It’s not exactly an open secret that Alex Ovechkin is one of the NHL’s great goal scorers of this generation.
Since the beginning of the 2009-10 season, the Washington Capitals megastar has scored 360 goals, 50 more than Tampa Bay’s Steven Stamkos, who’s second on that list, per a scoreboard note shown before Ovechkin’s Capitals lost to the New York Islanders on Monday night.
Ovechkin is also one of the best power play scorers the NHL has ever seen. Going into this season, he’s either led or tied for the league lead in power play goals for five consecutive seasons. (Last season, his 17 goals with the man advantage tied for the most in the NHL with Tampa Bay’s Nikita Kucherov and Philadelphia’s Brayden Schenn, now with St. Louis.) Only two other players in league history, Phil Esposito and Tim Kerr, led the league in power-play tallies for three consecutive seasons, much less Ovechkin’s five-peat.
His power-play goal against Chicago on Wednesday was the 218th of his career, passing the ageless Jaromir Jagr for the lead among active players. But there were questions whether Ovechkin became too reliant on scoring on the power play after last season.
Ovechkin “only” scored 33 goals last season, his lowest total since the lockout-shortened season of 2012-13 (when he led the league) and his lowest full-season total since 2010-11. Seventeen of those 33 goals, more than half according to our calculations, came on the power play.
Things are markedly different so far this season. Through 31 games, Ovechkin leads the league with 21 goals, but only six of them have come on the power play. Ovi’s 15 even-strength goals is already one fewer than his total from all of last season.
So what gives?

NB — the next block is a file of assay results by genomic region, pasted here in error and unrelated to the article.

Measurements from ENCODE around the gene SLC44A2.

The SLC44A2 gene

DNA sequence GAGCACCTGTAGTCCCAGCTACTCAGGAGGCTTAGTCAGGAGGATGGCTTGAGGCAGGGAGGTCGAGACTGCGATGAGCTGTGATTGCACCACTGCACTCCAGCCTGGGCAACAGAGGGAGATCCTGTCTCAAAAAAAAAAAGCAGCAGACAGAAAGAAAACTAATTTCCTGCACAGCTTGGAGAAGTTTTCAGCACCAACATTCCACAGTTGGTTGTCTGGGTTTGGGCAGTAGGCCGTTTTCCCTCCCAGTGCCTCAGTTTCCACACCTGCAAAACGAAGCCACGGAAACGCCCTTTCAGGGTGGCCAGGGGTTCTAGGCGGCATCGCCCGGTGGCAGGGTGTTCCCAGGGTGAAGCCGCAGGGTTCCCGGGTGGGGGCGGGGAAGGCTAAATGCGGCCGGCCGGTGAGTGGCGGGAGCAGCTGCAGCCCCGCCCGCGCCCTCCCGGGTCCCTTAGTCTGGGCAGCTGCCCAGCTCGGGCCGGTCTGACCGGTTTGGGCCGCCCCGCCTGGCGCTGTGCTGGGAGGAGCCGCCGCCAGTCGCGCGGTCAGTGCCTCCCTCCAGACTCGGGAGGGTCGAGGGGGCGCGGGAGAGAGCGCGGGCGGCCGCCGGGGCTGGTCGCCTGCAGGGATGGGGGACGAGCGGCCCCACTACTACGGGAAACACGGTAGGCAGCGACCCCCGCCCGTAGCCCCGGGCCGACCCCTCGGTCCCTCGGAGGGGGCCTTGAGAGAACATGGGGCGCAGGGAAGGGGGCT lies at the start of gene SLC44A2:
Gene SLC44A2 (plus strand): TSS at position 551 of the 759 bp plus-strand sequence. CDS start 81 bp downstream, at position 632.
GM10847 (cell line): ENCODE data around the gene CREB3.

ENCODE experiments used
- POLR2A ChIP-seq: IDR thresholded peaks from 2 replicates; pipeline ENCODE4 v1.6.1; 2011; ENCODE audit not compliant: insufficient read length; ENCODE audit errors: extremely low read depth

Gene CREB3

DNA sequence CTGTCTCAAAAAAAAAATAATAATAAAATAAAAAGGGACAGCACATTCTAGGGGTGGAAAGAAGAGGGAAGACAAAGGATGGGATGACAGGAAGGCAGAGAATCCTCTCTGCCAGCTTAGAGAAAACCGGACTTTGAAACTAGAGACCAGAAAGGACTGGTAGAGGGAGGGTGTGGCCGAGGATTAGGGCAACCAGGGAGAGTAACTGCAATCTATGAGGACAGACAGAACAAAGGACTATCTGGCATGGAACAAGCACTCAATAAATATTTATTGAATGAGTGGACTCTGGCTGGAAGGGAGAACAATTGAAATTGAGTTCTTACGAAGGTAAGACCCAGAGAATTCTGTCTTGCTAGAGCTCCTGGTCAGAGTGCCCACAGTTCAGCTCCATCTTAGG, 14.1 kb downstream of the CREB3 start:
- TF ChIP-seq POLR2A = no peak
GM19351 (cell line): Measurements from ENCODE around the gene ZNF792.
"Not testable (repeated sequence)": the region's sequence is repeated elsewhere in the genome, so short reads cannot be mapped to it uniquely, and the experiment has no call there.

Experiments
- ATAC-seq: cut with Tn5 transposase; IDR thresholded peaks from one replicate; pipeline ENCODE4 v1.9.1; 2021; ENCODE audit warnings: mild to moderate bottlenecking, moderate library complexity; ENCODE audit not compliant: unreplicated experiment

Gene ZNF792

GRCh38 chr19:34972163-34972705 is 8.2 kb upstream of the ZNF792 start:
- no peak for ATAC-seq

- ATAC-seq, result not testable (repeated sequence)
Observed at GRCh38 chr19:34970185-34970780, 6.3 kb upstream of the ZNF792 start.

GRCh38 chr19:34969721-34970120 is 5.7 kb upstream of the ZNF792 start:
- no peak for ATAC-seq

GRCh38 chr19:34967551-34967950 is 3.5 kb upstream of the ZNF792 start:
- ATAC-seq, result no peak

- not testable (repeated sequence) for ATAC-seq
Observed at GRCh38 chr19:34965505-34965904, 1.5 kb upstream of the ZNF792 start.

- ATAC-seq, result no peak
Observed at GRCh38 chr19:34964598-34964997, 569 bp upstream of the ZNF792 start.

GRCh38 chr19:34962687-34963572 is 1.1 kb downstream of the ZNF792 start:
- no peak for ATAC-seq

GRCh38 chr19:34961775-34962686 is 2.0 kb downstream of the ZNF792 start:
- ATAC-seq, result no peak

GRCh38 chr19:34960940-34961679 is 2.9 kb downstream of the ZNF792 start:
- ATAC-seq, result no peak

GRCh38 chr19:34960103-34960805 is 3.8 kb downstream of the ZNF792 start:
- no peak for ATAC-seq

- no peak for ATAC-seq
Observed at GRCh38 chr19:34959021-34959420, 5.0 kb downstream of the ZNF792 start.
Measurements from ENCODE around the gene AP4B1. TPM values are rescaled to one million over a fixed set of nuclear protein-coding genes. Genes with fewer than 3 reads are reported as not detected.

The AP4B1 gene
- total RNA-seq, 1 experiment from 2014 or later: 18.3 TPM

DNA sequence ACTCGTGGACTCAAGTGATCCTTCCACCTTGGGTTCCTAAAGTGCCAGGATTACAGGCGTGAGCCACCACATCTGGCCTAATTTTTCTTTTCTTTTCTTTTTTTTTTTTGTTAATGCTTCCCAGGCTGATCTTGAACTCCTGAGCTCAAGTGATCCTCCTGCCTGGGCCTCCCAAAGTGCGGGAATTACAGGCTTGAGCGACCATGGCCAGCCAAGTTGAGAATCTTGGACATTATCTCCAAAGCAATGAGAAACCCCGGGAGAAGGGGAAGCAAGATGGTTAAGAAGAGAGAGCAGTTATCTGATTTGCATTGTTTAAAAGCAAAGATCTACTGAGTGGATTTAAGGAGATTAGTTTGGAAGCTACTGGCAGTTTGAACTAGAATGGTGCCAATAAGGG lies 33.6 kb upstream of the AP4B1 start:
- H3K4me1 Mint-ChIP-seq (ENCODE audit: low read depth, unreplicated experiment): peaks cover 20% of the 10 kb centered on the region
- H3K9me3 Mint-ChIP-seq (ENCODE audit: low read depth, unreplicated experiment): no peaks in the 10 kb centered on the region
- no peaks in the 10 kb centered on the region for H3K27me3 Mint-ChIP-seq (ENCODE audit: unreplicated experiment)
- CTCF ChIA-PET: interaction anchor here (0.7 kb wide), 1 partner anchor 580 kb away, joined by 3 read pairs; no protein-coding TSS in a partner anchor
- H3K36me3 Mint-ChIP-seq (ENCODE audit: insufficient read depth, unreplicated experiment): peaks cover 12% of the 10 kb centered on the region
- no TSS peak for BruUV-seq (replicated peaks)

Why is Ovechkin scoring in different ways than he did last season? While the Caps didn’t make Ovi available to the media in English after Monday’s 3-1 loss to the Islanders in Brooklyn, only in Russian, his line-mate and his coach have differing opinions about the way the 11-time All-Star is getting his goals.
“He’s gonna score,” Caps winger Tom Wilson, who’s on a line with Ovechkin and Nicklas Backstrom, told The Comeback. “So one year it might be a bunch on the power play, a bunch on even. Next year, it might be a bunch on even strength and next year it might be half and half.”
Despite Ovechkin not scoring as much on the power play as he did last season, Washington is still seventh in the NHL in power-play scoring percentage at 20.8 percent and seventh in total goals with 21. That’s off more than two percentage points from its 23.1 percent success rate from 2016-2017 — which was tied with Pittsburgh for third in the league during the regular season — but there’s still 50 games for the Caps to improve in that department.
Perhaps living up to last year’s standards as a team is unfair for Washington, which won the President’s Trophy with 118 points despite Ovechkin’s “subpar” scoring season, for his standards. The Caps are currently tied for second in the Metropolitan Division with average defense and a slightly below-average penalty kill. But more encouragingly for the Capitals, Ovechkin isn’t relying so much on scoring on the power play this season, and Wilson has taken notice.
“He’s hot five-on-five right now,” Wilson said. “He’s one of the best goal scorers and he’s a lot of fun to play with.”
Capitals head coach Barry Trotz thinks there’s a reason why Ovechkin is like Hansel right now while skating at even strength this season after scoring the fewest goals in five-on-five during his 13-year career in 2016-2017.
“I think he’s just skating more,” Trotz said. “I think when he’s skating, he’s dangerous. He gets to areas where he can shoot the puck.”
After finishing second in shots on goal last season, Ovechkin leads the league this season, 13 ahead of St. Louis’ Vladimir Tarasenko. And while the NHL doesn’t have player tracking data to prove Trotz’s theory that Ovi is skating more, (it plans to have player tracking data implemented by the 2019-20 season) being more active on the ice would certainly help lead to more scoring chances.
“I think his feet are more active and he’s been more involved,” Trotz said. “And because of that, his five on five play has benefitted and he’s been pretty dangerous when he does that.”
Whether you subscribe to Wilson’s theory that Ovechkin is going to get his goals regardless and he’s just getting a lot of even-strength tallies right now, or Trotz’s theory that Ovi’s skating more and getting to more opportune areas on the ice and that’s why he’s getting more five-on-five goals, it’s interesting how the game’s best goal scorer is getting it done in a totally different way than last season. And as we approach the halfway point of the NHL season, it’ll be something worth monitoring as the calendar flips to 2018.